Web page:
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The surviving remnants of one of Scotland’s largest historical features will have a better chance of being conserved thanks to Forestry Commission Scotland.
A recent (Autumn of 2009) survey of the stretches of the 18th century military road network that lie on the national forest estate assessed the number and condition of features along the route.
Around 66 km of the known road network on the nfe - stretching from Lochaber to Easter Ross - were surveyed to assess the condition of the remaining features and the level of conservation work required.
Matt Ritchie, FCS Archaeologist said:
“To counter the feared Jacobite threat, General Wade – and then Major Caulfield – spent 27 years building this 1600km network of roads, bridges and fords across some of the most rugged terrain in Scotland.
“By confirming and extending the power of the crown, it played a key role in the course of Scottish history and as such is a hugely important artefact. Before General Wade, travel within the Highlands was done on foot or by horseback – and the military road network outlived its military purpose and enhanced communications and development throughout the region.
“The network should also be seen as an astonishing feat of engineering, given the ruggedness of the landscape and the fact that they relied on muscle power, hand tools and the materials at hand.”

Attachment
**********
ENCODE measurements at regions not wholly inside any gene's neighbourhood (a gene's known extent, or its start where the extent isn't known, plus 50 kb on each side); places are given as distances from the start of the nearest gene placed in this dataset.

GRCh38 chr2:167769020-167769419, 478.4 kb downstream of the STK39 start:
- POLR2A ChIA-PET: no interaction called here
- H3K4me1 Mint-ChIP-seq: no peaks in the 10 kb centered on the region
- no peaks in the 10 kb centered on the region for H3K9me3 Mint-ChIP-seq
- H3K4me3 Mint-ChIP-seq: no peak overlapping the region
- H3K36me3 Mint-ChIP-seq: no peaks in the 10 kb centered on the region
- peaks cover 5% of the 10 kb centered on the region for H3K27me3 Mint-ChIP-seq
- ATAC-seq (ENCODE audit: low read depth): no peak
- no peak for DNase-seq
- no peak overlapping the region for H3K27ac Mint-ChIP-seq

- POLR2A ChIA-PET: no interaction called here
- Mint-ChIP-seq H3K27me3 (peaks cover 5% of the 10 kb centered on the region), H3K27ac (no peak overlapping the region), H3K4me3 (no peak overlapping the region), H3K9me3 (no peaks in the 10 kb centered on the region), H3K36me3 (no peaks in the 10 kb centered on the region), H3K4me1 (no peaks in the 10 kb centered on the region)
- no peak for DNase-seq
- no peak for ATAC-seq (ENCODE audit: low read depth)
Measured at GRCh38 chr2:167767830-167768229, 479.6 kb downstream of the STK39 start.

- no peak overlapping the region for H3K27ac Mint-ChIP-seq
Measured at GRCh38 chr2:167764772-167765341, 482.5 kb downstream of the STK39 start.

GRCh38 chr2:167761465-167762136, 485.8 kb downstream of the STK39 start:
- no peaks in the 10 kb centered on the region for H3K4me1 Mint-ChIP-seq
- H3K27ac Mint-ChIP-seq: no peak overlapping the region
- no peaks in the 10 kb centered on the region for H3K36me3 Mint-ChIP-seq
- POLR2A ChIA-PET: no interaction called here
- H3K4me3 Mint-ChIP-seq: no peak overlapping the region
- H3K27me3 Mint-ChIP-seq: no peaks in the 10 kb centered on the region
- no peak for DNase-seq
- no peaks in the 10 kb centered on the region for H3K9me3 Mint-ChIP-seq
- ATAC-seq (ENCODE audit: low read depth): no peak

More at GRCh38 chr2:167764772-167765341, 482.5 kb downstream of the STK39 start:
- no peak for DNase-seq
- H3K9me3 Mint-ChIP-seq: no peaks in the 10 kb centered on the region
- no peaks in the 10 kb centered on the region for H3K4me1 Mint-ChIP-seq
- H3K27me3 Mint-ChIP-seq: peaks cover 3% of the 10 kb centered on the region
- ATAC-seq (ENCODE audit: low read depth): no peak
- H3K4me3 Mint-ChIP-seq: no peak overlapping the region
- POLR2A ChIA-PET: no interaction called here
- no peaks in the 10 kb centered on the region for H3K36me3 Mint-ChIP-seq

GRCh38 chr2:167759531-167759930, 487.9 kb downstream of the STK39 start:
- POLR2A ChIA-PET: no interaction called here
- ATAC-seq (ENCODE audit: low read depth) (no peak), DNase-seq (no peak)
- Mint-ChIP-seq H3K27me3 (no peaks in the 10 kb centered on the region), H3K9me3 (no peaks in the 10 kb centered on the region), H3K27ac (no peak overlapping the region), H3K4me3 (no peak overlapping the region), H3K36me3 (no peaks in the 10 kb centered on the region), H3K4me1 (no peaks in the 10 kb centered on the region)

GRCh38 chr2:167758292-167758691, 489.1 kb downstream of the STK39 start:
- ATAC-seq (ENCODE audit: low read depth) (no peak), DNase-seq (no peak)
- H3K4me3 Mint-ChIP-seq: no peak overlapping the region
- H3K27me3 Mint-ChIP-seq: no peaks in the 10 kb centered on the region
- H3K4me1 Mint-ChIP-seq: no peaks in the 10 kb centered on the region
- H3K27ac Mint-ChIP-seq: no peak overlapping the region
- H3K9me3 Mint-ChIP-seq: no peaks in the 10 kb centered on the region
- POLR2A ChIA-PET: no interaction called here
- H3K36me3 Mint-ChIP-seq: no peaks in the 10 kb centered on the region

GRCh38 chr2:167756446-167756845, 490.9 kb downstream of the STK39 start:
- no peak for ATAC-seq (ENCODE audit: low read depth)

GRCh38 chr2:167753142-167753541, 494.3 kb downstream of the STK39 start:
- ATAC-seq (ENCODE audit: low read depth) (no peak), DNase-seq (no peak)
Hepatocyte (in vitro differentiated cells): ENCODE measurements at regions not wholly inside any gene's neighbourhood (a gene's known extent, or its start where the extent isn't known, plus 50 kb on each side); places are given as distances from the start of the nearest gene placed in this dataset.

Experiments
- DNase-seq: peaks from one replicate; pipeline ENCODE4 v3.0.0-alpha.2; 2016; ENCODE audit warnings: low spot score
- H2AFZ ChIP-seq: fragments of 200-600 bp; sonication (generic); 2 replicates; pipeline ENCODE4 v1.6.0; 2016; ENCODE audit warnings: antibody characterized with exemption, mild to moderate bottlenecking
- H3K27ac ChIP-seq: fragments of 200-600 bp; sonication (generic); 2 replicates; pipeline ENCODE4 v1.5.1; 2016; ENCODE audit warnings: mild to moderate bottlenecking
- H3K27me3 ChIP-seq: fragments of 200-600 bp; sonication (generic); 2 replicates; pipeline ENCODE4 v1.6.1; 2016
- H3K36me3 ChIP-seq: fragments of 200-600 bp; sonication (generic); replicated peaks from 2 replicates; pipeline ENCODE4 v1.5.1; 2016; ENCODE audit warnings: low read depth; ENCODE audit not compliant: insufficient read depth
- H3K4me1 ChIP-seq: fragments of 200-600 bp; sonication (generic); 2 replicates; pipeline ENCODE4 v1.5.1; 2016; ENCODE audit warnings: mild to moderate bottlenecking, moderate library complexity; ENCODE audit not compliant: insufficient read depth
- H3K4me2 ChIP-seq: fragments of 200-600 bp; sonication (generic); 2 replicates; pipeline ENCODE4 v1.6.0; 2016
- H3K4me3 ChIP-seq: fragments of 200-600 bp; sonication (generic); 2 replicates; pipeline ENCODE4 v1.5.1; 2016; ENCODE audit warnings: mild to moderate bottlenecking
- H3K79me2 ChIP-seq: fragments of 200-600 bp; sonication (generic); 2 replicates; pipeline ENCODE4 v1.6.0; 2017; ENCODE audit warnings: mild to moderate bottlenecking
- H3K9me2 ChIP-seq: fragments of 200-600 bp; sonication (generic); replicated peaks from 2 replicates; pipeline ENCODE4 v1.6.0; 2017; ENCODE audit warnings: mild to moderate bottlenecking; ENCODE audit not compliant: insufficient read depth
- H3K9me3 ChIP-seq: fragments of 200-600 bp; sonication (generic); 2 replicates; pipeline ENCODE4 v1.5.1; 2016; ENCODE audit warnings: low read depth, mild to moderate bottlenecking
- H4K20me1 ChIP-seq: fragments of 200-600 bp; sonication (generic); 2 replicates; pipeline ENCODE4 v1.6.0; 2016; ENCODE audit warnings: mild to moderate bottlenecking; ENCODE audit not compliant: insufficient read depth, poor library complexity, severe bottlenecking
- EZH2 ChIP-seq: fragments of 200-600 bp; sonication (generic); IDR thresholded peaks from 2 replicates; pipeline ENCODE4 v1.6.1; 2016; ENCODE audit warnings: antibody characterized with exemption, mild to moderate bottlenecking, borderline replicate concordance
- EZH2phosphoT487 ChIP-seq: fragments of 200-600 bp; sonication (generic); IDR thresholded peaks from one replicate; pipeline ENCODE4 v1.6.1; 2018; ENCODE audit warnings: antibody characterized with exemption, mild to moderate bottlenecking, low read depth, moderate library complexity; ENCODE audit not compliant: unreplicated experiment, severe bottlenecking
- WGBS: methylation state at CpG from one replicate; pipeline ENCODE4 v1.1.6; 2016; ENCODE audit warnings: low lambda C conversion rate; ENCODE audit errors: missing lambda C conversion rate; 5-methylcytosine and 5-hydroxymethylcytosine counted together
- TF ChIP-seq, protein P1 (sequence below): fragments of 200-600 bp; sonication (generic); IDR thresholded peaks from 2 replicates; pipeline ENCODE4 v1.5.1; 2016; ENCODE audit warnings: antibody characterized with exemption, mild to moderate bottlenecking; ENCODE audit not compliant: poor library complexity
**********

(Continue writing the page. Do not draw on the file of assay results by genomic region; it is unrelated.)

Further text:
The Commission's Environment Manager for Inverness, Ross & Skye, Giles Brockman, added:
“Unfortunately, much of the network has now been lost or destroyed by modern roads. However, that some of the bridge works are still in very good condition - and that walkers still use the road today - stands as testament to the skill of those who worked on this network.
“It’s vital that we conserve what is left for the record and prevent the surviving remnants from being lost. This new archaeological survey will help us to prioritise.”
The Commission has an existing duty to look after features that are already scheduled monuments. However – in one area alone, the survey uncovered 144 individual previously unrecorded features, including well-preserved sections of road, fords, bridges and culverts.
The Commission hopes to work with local partnerships to raise funding for works that will help ensure that the story of this remarkable road continues to be told – and that it continues to fulfil the job it was designed for.
1) The Highland military road network was constructed by General George Wade between 1725 and 1733 and comprises over 400km of road and about 40 bridges, linking the four barracks at Fort William, Fort Augustus, Inverness and Ruthven. The network was extended by Major William Caulfield between 1740 and 1767.
2) The field work was undertaken for FCS by Colin Shepherd, an experienced archaeological consultant who has already done a significant amount of work for FCS in Aberdeenshire. The survey was managed by Giles Brockman (Environment Manager, IRS) and Matt Ritchie (FCS Archaeologist).
3) Forestry Commission Scotland serves as the Scottish Government’s forestry directorate and manages the 665,000 hectare national forest estate. The Commission’s woodlands are making a difference to the well being of Scotland’s people and their communities. www.forestry.gov.uk/scotland
4) Media enquiries to Paul Munro, Forestry Commission Scotland press office, 0131 314 6507